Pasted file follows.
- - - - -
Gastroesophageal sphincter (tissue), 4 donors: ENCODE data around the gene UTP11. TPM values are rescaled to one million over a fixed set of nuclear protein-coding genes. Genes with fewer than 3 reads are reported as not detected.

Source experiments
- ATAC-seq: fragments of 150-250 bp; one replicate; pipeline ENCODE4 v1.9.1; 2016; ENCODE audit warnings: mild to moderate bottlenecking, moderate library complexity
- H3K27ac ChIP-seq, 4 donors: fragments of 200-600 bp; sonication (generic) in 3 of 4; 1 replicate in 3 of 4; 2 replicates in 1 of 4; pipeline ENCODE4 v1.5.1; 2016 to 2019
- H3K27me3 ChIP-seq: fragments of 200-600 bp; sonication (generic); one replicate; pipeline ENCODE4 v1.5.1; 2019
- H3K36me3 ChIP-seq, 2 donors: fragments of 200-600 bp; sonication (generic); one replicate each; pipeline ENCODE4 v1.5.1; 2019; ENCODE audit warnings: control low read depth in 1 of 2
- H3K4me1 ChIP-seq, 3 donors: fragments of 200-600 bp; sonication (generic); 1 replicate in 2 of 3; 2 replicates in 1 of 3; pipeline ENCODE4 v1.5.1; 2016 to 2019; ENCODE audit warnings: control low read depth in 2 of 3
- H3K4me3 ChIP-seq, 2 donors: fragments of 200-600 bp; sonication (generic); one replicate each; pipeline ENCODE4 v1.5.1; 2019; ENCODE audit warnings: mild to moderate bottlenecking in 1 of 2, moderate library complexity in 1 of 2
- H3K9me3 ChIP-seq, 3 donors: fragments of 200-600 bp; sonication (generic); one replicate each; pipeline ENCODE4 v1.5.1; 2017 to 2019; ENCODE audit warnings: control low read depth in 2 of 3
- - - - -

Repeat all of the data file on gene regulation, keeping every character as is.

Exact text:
Gastroesophageal sphincter (tissue), 4 donors: ENCODE data around the gene UTP11. TPM values are rescaled to one million over a fixed set of nuclear protein-coding genes. Genes with fewer than 3 reads are reported as not detected.

Source experiments
- ATAC-seq: fragments of 150-250 bp; one replicate; pipeline ENCODE4 v1.9.1; 2016; ENCODE audit warnings: mild to moderate bottlenecking, moderate library complexity
- H3K27ac ChIP-seq, 4 donors: fragments of 200-600 bp; sonication (generic) in 3 of 4; 1 replicate in 3 of 4; 2 replicates in 1 of 4; pipeline ENCODE4 v1.5.1; 2016 to 2019
- H3K27me3 ChIP-seq: fragments of 200-600 bp; sonication (generic); one replicate; pipeline ENCODE4 v1.5.1; 2019
- H3K36me3 ChIP-seq, 2 donors: fragments of 200-600 bp; sonication (generic); one replicate each; pipeline ENCODE4 v1.5.1; 2019; ENCODE audit warnings: control low read depth in 1 of 2
- H3K4me1 ChIP-seq, 3 donors: fragments of 200-600 bp; sonication (generic); 1 replicate in 2 of 3; 2 replicates in 1 of 3; pipeline ENCODE4 v1.5.1; 2016 to 2019; ENCODE audit warnings: control low read depth in 2 of 3
- H3K4me3 ChIP-seq, 2 donors: fragments of 200-600 bp; sonication (generic); one replicate each; pipeline ENCODE4 v1.5.1; 2019; ENCODE audit warnings: mild to moderate bottlenecking in 1 of 2, moderate library complexity in 1 of 2
- H3K9me3 ChIP-seq, 3 donors: fragments of 200-600 bp; sonication (generic); one replicate each; pipeline ENCODE4 v1.5.1; 2017 to 2019; ENCODE audit warnings: control low read depth in 2 of 3